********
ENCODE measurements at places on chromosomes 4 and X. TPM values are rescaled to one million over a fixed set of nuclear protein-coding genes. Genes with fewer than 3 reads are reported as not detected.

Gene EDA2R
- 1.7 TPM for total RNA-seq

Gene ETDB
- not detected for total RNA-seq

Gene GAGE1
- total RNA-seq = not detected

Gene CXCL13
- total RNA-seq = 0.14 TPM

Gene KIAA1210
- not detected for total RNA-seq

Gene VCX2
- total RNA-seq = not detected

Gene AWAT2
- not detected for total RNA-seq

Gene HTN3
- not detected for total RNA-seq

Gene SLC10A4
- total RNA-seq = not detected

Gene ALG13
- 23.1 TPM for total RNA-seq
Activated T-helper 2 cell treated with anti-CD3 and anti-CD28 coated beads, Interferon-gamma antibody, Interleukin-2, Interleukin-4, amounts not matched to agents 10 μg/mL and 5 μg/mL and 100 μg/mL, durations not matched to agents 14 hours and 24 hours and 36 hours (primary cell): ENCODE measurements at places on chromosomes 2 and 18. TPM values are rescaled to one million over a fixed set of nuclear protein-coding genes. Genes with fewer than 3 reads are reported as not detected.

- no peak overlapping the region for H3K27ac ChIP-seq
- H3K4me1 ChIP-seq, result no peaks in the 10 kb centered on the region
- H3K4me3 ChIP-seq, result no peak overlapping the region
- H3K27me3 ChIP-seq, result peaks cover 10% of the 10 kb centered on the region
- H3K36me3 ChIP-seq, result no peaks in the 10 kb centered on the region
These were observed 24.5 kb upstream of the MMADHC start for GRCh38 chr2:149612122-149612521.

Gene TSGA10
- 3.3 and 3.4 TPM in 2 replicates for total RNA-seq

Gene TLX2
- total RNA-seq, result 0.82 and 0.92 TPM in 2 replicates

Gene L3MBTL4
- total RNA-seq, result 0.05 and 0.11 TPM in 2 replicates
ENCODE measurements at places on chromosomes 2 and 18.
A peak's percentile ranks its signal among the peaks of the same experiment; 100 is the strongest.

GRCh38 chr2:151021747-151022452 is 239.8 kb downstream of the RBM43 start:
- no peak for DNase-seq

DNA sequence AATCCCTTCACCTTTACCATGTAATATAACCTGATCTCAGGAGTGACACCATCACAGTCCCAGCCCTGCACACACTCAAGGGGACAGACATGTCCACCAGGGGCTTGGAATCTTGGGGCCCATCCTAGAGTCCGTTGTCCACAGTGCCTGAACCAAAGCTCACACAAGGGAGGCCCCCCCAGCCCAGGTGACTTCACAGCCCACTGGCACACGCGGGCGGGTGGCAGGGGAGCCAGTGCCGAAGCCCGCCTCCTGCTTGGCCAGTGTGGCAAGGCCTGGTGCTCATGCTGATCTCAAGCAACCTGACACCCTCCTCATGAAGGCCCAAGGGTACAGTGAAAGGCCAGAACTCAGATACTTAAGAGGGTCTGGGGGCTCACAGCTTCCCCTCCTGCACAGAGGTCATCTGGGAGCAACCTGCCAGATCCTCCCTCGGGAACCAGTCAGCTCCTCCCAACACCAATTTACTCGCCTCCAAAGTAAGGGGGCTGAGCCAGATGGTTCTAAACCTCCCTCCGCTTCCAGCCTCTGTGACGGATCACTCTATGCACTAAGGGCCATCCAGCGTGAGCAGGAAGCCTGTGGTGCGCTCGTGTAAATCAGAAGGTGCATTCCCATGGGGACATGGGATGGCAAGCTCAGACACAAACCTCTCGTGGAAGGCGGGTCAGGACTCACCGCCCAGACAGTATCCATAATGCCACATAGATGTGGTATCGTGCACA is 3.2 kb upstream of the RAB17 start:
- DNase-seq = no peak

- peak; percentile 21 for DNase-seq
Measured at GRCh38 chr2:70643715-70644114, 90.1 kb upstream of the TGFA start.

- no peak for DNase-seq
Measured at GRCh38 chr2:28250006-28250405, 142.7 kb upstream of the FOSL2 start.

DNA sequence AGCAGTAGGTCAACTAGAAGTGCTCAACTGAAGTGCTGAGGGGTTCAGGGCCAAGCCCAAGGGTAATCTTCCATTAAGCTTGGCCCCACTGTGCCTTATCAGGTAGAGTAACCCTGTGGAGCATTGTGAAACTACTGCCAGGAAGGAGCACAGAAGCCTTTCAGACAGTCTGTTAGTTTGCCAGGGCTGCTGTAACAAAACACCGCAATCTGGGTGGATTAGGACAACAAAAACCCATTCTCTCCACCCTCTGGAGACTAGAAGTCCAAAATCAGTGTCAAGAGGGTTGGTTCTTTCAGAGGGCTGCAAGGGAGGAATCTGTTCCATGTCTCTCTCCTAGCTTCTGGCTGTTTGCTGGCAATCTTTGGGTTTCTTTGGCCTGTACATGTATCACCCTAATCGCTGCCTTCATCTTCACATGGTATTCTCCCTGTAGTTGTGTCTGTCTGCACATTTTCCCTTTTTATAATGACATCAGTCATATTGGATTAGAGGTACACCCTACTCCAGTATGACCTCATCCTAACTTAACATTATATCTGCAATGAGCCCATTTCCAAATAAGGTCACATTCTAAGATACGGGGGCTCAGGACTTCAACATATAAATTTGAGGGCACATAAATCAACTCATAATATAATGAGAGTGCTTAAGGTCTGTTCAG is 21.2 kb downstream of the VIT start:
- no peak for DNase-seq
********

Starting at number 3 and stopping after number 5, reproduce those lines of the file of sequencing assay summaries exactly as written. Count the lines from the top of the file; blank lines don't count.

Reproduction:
- 1.7 TPM for total RNA-seq

Gene ETDB
- not detected for total RNA-seq